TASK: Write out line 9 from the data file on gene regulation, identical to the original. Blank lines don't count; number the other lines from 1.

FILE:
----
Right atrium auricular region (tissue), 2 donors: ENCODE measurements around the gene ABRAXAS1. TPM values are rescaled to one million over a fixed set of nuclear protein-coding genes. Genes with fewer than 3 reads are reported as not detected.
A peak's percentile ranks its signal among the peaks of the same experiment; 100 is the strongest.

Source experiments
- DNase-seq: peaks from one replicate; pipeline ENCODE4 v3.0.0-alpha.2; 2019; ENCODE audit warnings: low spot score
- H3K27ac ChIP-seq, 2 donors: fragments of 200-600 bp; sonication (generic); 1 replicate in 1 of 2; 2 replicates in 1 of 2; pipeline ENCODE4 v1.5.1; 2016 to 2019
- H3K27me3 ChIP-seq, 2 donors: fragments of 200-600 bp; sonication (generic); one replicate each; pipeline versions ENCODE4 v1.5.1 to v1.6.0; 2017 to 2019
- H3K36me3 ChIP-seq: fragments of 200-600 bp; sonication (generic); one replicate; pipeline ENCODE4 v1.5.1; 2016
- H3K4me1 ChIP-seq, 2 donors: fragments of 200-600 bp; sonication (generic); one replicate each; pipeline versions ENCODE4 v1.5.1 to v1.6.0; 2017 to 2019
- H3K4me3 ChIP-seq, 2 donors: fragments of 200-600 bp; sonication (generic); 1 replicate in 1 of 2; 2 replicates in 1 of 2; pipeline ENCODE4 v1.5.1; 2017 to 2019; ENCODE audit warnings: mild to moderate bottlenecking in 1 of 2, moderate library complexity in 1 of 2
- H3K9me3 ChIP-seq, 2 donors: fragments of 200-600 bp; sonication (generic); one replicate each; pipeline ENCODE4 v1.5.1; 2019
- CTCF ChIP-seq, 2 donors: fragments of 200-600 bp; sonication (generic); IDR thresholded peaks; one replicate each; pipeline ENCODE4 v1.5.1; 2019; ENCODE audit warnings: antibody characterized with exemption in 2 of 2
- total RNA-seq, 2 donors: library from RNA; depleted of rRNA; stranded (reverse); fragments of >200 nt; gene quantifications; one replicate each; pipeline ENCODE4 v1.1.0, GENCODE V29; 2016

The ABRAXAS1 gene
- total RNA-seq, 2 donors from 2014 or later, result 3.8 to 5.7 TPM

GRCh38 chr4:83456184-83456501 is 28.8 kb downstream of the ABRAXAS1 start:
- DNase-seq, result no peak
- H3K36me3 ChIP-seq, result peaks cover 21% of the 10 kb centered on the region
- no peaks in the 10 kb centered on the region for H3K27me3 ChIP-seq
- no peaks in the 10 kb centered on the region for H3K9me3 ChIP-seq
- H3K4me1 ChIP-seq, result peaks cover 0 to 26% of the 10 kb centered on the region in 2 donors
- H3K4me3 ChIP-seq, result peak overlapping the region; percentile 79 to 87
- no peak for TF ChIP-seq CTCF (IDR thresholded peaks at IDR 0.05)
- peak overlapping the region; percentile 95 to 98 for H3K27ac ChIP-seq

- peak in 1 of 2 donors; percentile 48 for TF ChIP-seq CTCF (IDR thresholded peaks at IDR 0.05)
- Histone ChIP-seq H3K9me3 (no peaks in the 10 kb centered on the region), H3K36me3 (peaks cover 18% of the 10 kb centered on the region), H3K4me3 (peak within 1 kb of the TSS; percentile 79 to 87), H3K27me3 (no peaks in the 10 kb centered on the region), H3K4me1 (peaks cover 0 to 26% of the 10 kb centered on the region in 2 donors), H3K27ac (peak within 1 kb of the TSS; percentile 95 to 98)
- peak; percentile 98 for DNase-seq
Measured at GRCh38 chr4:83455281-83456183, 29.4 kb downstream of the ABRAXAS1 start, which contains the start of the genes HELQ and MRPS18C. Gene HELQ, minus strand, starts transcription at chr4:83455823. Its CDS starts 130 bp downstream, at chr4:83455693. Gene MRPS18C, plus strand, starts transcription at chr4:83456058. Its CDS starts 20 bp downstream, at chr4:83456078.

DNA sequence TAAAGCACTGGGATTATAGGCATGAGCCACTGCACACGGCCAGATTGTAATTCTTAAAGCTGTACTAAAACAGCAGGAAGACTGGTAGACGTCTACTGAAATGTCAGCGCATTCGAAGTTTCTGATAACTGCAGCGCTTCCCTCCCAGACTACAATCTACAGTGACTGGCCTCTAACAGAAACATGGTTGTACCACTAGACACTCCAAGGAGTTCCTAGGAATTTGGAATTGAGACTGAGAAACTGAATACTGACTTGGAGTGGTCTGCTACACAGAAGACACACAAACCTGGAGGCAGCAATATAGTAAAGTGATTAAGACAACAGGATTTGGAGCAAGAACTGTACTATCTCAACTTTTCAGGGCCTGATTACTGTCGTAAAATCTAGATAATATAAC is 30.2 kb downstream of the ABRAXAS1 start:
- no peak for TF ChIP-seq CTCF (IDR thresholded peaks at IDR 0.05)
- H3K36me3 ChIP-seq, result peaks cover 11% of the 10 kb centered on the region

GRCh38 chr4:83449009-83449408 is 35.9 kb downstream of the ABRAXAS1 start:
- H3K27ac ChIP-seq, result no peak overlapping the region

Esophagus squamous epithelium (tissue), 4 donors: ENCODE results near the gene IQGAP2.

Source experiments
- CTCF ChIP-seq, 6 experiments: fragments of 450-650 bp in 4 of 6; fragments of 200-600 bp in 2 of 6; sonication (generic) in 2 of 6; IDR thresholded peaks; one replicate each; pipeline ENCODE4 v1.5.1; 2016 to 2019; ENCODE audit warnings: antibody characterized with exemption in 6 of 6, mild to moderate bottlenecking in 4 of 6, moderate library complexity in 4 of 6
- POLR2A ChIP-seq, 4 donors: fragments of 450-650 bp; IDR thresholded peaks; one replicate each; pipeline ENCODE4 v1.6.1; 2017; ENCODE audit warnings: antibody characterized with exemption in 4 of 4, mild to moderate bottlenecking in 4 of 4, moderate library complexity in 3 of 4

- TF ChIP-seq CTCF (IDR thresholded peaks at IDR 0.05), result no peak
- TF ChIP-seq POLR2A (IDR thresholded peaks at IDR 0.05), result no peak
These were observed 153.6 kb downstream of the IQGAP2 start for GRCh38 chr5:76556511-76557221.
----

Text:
- H3K4me3 ChIP-seq, 2 donors: fragments of 200-600 bp; sonication (generic); 1 replicate in 1 of 2; 2 replicates in 1 of 2; pipeline ENCODE4 v1.5.1; 2017 to 2019; ENCODE audit warnings: mild to moderate bottlenecking in 1 of 2, moderate library complexity in 1 of 2